Corrosion and scratch-proof finish
+
Grippy 650b tyres

Reasons to avoid

-
Narrow handlebar

While there are cheaper ways of getting a versatile titanium bike, you'd be hard pushed to find something that looks and feels this luxurious. With its triple-butted, multi-shaped pipework, Ribble's titanium gravel bike hits that sweet spot, offering all-around versatility and a ride-feel that simply glides over the terrain.

Despite being built from a classic material, there's plenty of contemporary flair to deliver the ride you want from a bike like this. From the dropped seat stays and CNC-machined 3D dropouts, to the bolt-through rear axle that doubles as a mech mount to mitigate damage in the event of a crash.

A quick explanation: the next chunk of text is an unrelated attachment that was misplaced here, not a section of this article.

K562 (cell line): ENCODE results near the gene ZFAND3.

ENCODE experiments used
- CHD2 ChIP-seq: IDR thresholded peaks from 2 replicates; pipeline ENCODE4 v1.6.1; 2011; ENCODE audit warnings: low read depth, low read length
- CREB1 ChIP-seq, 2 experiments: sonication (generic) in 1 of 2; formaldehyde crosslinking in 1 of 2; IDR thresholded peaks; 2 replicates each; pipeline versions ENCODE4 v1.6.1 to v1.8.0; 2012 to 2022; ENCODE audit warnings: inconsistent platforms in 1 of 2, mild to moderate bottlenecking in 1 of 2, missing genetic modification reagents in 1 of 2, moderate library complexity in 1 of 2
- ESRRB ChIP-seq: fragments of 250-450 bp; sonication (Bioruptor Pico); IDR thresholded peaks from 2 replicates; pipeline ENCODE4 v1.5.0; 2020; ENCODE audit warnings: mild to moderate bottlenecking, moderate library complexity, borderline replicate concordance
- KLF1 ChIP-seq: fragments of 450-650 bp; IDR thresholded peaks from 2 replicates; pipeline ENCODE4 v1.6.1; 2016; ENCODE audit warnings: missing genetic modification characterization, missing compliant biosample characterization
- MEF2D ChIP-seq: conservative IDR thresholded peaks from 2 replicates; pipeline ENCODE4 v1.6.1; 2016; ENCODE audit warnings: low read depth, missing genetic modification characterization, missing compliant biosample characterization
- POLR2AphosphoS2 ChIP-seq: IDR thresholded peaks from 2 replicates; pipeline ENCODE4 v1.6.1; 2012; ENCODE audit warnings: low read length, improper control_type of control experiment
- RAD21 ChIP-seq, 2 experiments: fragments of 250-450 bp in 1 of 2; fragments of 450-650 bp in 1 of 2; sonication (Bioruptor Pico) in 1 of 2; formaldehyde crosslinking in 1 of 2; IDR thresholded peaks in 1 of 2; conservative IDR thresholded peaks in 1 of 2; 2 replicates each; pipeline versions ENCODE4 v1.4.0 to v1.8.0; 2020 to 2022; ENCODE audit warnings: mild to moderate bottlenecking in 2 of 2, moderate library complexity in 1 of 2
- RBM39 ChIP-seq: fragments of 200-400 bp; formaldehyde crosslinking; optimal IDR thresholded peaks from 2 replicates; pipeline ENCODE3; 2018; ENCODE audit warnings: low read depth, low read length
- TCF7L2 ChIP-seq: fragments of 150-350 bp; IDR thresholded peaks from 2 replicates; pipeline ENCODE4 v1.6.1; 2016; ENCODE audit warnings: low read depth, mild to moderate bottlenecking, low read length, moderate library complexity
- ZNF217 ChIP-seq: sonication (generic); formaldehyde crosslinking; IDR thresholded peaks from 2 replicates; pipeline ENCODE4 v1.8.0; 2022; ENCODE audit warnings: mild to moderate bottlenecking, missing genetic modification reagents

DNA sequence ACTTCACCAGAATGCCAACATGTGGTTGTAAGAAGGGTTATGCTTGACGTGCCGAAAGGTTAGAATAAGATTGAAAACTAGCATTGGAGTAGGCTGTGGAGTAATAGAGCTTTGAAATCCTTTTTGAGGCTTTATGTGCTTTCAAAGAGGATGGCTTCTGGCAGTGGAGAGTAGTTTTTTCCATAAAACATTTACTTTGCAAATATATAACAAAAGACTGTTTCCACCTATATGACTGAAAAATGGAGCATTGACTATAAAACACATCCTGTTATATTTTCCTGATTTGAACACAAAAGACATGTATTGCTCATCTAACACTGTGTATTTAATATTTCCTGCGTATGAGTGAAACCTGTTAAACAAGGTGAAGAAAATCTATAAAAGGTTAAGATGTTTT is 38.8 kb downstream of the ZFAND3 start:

Add to this clearance for 47mm tyres on 650b wheels, plus 700c compatibility, the option for a single or double chainset at the front, and Shimano's flagship 1x GRX groupset, and you're in for a really good time. The CGR Ti rolls on a set of Mavic Allroad Elite wheels shod with chunky WTB tyres (the Byway comes stock, ours had Senderos), and up front are Ribble's own-brand Level handlebars. At 420mm, however, some may find the bars far too narrow, so check your required measurement before you purchase.

Read how it earned four stars in our Ribble CGR Ti review.

Merida Silex 700

(Image credit: Josh Croxton)
Best for an off-road friendly platform

Specifications

Frame material: Alloy
Wheel size: 700c
Tyre clearance: 700 x 42, 650b x 50
Sizes available: XS to XL

Reasons to buy

+
11-speed Shimano GRX
+
Mounts for fenders, racks and more
+
Carbon fibre fork and seatpost
+
Easy-service brake hose splitters

Reasons to avoid

-
No mounts on the top tube
-
Tubeless valves not included
-
Wheels are heavy and hard to set up tubeless
-